Researchers, including one of Indian origin, have claimed that a small molecule called TFP5 rescues plaques and tangles by blocking an overactive brain signal, thereby restoring memory in mice with Alzheimer’s disease (AD).
A new study by NIH researchers shows that when a molecule called TFP5 is injected into mice with a disease that is the equivalent of human Alzheimer's, symptoms are reversed and memory is restored, without obvious toxic side effects.
“We hope that clinical trial studies in AD patients should yield an extended and a better quality of life as observed in mice upon TFP5 treatment,” Harish C Pant from National Institute of Neurological Disorders at Stroke said.
“Therefore, we suggest that TFP5 should be an effective therapeutic compound,” he said.
To make this discovery, Pant and colleagues used mice with a disease considered the equivalent of Alzheimer's.
One set of these mice were injected with the small molecule TFP5, while the other was injected with saline as placebo.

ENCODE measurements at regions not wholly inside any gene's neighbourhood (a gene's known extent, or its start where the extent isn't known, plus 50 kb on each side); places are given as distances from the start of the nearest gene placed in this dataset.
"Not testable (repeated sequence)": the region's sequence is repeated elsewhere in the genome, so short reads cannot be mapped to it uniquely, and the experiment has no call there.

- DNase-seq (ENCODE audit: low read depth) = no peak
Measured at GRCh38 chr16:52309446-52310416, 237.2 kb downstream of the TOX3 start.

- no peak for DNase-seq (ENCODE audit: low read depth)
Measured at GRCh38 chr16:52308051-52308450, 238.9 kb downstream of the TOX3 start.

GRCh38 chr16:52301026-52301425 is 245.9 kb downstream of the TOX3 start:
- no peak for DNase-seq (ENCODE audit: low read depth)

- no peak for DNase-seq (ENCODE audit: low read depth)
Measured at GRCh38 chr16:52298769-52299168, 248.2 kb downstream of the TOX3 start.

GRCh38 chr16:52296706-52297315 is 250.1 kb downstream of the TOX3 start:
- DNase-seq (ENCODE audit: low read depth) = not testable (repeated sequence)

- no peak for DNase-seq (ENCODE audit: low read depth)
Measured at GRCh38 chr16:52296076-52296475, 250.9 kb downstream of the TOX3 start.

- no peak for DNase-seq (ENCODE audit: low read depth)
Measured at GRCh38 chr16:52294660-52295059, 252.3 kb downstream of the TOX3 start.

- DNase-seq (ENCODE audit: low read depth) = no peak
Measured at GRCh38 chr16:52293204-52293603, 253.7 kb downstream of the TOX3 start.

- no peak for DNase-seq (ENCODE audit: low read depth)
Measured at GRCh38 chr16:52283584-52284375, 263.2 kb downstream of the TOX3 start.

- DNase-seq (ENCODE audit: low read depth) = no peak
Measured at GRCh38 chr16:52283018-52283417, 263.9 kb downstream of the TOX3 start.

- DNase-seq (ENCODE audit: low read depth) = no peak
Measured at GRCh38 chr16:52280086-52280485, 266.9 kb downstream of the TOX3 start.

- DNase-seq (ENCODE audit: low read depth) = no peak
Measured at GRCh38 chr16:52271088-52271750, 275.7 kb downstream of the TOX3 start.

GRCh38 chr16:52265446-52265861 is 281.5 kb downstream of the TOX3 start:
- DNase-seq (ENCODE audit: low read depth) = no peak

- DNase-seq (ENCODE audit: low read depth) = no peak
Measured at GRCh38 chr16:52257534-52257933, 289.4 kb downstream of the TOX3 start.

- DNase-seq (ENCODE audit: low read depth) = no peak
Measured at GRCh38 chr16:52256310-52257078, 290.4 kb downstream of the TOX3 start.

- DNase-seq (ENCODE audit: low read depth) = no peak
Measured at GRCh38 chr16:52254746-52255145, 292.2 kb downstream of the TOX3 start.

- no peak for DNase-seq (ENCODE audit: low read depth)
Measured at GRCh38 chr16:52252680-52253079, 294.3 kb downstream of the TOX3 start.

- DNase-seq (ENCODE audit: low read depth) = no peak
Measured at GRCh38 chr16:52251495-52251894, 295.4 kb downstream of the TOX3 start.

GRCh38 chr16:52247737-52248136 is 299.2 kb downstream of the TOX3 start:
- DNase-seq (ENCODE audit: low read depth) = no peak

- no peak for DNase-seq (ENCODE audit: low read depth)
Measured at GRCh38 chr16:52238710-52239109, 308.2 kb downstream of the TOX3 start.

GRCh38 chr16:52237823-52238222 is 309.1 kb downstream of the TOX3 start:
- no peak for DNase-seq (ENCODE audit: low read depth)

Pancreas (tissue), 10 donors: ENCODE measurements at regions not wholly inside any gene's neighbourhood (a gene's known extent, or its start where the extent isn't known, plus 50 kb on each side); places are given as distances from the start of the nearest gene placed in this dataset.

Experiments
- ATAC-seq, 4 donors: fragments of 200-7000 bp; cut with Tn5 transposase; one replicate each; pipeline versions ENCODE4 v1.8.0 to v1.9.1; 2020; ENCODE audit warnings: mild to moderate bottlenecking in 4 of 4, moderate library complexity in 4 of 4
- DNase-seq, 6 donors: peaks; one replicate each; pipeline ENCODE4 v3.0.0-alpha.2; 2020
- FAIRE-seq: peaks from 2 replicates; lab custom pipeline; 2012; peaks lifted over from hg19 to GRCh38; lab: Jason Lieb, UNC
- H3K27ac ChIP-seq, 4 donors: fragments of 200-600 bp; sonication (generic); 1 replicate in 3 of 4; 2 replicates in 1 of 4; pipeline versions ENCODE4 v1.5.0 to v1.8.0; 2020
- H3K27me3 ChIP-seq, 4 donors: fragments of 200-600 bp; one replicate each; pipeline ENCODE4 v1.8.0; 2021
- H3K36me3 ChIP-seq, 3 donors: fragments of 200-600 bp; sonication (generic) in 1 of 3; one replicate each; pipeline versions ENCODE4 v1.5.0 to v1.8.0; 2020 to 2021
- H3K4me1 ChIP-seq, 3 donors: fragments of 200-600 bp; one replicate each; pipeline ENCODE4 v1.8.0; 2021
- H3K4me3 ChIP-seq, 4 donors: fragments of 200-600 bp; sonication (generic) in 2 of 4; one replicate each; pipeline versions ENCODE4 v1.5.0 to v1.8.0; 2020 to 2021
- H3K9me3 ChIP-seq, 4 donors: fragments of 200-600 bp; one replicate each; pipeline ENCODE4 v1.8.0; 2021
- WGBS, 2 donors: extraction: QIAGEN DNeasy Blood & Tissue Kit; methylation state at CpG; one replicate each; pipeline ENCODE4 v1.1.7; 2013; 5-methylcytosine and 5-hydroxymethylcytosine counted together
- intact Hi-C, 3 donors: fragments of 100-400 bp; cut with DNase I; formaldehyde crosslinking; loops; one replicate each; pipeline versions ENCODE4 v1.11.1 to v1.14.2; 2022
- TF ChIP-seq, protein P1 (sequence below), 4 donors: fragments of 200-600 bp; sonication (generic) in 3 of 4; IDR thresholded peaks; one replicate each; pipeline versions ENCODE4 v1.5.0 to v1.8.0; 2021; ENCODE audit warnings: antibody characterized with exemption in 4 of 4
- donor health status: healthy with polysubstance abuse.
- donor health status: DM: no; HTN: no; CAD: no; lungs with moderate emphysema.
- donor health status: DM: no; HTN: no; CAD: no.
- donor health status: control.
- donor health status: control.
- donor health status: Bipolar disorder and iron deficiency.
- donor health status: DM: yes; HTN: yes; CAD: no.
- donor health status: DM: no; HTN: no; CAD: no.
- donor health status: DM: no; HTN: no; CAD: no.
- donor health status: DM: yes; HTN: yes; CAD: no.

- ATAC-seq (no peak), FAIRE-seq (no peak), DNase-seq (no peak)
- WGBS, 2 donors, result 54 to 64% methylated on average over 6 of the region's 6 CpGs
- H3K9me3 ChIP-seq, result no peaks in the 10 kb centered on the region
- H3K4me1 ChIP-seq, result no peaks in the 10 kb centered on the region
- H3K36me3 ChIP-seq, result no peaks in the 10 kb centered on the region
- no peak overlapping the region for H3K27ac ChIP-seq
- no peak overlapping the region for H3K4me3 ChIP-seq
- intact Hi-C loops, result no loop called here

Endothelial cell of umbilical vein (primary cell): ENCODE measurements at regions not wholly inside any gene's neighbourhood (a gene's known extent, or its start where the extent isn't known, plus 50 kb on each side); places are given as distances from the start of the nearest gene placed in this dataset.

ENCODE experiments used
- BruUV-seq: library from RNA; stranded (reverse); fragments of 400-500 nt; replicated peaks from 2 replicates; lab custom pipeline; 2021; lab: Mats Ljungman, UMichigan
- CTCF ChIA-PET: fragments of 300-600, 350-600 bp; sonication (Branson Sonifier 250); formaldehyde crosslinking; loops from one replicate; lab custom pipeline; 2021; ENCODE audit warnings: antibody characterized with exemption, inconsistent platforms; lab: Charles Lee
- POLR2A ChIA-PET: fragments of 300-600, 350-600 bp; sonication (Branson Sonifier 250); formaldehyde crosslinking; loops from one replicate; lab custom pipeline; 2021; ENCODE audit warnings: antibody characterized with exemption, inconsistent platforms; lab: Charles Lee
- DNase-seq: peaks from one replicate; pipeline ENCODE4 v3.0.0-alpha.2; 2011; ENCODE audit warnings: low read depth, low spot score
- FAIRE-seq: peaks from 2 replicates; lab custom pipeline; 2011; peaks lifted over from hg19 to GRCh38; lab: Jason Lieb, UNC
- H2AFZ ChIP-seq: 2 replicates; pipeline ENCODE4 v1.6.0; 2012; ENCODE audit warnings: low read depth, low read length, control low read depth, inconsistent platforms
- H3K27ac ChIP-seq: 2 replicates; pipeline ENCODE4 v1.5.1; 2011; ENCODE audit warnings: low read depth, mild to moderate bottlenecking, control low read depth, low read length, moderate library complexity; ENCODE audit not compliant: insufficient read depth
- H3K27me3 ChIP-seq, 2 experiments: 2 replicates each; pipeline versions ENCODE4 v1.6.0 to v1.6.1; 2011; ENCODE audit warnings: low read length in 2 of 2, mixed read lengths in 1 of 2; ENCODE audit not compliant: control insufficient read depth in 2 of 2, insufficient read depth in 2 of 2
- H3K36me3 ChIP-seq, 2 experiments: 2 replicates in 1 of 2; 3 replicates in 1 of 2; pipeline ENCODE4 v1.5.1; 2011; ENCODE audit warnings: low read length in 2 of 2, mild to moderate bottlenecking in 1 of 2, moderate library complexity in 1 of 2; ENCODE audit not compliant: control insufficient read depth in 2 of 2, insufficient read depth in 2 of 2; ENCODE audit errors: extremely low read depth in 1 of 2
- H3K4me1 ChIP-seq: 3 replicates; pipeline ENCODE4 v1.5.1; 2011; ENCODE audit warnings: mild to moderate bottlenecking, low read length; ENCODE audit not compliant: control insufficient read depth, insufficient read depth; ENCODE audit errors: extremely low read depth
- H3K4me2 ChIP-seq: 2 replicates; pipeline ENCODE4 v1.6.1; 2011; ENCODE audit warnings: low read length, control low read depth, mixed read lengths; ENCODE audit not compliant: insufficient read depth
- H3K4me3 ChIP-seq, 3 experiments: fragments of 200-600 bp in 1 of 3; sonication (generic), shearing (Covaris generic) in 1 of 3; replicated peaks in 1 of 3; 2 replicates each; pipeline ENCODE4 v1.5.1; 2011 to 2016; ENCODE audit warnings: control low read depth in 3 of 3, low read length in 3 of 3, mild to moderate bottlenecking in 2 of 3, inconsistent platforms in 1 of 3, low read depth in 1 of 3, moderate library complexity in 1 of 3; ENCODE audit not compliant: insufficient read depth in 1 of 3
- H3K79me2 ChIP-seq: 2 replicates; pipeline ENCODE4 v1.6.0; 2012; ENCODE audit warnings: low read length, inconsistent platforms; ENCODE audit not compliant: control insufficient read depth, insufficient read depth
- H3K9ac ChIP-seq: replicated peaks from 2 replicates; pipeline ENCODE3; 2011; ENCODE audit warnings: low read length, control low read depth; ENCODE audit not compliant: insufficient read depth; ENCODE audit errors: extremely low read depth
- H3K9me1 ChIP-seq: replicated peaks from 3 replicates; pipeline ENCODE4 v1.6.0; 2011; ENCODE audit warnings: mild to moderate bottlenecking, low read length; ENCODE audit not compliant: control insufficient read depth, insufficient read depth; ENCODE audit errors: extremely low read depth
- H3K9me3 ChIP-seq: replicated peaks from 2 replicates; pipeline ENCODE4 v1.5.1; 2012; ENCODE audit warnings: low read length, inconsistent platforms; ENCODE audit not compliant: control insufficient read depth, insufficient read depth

The mice, after a series of intraperitoneal injections of TFP5, displayed a substantial reduction in the various disease symptoms, along with restoration of memory loss.
In addition, the mice receiving TFP5 injections experienced no weight loss, neurological stress (anxiety) or signs of toxicity.
The disease in the placebo mice, however, progressed normally as expected. TFP5 was derived from the regulator of a key brain enzyme, called Cdk5.
The over activation of Cdk5 is implicated in the formation of plaques and tangles, the major hallmark of Alzheimer’s disease.
The study has been published in the FASEB Journal.